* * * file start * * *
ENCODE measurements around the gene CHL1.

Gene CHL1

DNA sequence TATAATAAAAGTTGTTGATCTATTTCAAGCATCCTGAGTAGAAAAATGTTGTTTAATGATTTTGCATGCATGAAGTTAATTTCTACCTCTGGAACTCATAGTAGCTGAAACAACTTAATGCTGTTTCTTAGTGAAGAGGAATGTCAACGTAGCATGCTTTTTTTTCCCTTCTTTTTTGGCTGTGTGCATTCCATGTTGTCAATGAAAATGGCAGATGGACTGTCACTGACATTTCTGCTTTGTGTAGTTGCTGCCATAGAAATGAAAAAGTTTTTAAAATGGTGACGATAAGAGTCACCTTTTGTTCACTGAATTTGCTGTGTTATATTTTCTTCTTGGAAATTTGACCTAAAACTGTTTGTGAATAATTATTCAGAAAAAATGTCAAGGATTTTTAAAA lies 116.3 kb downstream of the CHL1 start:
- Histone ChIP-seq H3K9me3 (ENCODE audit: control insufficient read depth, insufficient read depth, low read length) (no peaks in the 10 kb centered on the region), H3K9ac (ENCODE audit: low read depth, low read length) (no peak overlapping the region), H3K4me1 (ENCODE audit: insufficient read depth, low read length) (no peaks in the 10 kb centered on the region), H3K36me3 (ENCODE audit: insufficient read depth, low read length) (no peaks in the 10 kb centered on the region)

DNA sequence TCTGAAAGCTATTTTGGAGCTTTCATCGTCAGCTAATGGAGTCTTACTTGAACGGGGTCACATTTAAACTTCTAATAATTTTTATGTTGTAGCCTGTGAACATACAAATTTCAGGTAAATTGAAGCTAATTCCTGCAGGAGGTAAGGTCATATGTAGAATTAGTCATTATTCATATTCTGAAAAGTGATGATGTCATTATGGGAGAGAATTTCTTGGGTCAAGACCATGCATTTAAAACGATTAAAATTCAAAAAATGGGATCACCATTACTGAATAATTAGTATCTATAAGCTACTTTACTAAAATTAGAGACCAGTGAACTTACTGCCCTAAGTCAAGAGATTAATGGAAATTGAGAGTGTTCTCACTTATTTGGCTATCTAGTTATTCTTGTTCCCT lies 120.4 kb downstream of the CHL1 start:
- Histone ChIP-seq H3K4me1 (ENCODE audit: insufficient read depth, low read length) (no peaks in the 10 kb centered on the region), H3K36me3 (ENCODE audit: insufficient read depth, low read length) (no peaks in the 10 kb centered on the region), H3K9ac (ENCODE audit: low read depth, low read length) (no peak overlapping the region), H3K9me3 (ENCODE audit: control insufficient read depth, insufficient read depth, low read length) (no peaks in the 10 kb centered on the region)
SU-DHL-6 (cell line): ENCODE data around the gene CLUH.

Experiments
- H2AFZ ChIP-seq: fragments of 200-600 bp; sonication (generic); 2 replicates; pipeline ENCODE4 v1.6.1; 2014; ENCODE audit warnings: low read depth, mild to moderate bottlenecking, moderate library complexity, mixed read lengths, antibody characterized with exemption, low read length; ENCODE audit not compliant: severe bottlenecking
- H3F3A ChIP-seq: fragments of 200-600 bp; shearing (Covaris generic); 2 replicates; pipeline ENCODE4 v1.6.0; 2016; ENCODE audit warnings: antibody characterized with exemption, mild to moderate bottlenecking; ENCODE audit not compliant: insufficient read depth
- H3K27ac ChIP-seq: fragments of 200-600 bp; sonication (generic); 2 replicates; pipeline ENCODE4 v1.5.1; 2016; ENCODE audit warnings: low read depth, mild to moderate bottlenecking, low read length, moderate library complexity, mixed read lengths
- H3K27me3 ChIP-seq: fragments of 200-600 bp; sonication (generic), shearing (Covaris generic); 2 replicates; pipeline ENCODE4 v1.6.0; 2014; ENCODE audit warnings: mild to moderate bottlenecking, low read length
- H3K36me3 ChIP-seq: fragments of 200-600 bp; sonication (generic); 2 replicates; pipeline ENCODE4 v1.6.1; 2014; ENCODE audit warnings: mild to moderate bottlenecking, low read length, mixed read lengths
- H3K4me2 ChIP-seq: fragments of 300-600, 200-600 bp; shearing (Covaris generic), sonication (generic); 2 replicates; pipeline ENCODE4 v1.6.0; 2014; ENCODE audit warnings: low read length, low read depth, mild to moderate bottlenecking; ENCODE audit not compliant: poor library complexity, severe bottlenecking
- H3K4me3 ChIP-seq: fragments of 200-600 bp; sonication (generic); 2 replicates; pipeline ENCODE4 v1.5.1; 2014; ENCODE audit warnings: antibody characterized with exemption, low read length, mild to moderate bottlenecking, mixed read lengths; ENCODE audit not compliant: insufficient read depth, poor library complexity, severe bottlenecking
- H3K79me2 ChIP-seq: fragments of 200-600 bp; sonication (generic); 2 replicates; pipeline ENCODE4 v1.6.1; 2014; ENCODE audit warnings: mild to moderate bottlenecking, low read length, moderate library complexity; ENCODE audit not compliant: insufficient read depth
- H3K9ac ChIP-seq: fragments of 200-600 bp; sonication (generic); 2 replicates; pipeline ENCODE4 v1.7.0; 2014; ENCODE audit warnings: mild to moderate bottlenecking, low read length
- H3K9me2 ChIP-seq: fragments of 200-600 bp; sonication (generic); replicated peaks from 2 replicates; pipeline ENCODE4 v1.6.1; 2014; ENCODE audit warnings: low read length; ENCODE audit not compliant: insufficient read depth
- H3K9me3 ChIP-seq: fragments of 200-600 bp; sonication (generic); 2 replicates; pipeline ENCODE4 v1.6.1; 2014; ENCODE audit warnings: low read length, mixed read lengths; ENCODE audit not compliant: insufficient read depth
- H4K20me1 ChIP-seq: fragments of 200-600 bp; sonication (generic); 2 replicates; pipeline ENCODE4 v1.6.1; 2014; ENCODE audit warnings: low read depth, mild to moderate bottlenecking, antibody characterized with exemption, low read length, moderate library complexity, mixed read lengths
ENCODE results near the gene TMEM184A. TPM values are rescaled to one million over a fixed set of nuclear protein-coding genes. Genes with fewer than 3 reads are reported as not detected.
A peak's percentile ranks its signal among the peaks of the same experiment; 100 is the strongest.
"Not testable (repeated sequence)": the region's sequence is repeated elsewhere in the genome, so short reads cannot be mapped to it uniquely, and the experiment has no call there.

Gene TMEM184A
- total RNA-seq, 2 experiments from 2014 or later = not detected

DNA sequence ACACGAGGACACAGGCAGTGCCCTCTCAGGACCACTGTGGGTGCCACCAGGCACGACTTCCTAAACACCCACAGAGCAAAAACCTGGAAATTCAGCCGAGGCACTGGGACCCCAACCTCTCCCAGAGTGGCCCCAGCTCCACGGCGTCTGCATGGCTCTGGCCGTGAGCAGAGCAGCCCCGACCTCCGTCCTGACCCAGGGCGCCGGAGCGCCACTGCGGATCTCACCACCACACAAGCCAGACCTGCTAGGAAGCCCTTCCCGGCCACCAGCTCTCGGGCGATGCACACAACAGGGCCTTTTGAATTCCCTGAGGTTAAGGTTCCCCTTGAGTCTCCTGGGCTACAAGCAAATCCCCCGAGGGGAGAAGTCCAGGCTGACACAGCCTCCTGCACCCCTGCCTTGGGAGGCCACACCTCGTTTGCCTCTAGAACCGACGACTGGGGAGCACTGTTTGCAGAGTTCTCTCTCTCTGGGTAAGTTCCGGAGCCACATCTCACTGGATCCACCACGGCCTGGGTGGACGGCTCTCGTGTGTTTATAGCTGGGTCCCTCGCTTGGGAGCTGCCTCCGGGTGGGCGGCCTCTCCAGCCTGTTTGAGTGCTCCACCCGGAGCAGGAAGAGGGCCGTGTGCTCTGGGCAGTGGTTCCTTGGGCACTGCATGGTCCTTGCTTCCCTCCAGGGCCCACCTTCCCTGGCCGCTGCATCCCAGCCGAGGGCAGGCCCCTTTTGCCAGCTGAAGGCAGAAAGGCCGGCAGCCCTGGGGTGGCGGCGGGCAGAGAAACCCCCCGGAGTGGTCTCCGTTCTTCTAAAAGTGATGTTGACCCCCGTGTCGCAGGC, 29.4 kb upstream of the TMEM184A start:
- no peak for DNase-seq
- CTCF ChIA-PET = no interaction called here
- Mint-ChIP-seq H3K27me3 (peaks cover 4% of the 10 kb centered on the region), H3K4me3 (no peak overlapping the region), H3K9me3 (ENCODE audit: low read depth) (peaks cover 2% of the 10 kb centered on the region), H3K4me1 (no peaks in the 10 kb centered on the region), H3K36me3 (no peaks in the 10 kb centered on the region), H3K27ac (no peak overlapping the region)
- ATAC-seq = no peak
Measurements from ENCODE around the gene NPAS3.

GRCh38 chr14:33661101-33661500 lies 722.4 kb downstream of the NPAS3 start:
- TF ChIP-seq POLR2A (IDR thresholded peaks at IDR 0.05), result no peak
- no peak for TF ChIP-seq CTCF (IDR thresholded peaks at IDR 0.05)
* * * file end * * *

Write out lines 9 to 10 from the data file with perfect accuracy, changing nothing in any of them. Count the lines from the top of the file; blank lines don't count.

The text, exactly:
- H2AFZ ChIP-seq: fragments of 200-600 bp; sonication (generic); 2 replicates; pipeline ENCODE4 v1.6.1; 2014; ENCODE audit warnings: low read depth, mild to moderate bottlenecking, moderate library complexity, mixed read lengths, antibody characterized with exemption, low read length; ENCODE audit not compliant: severe bottlenecking
- H3F3A ChIP-seq: fragments of 200-600 bp; shearing (Covaris generic); 2 replicates; pipeline ENCODE4 v1.6.0; 2016; ENCODE audit warnings: antibody characterized with exemption, mild to moderate bottlenecking; ENCODE audit not compliant: insufficient read depth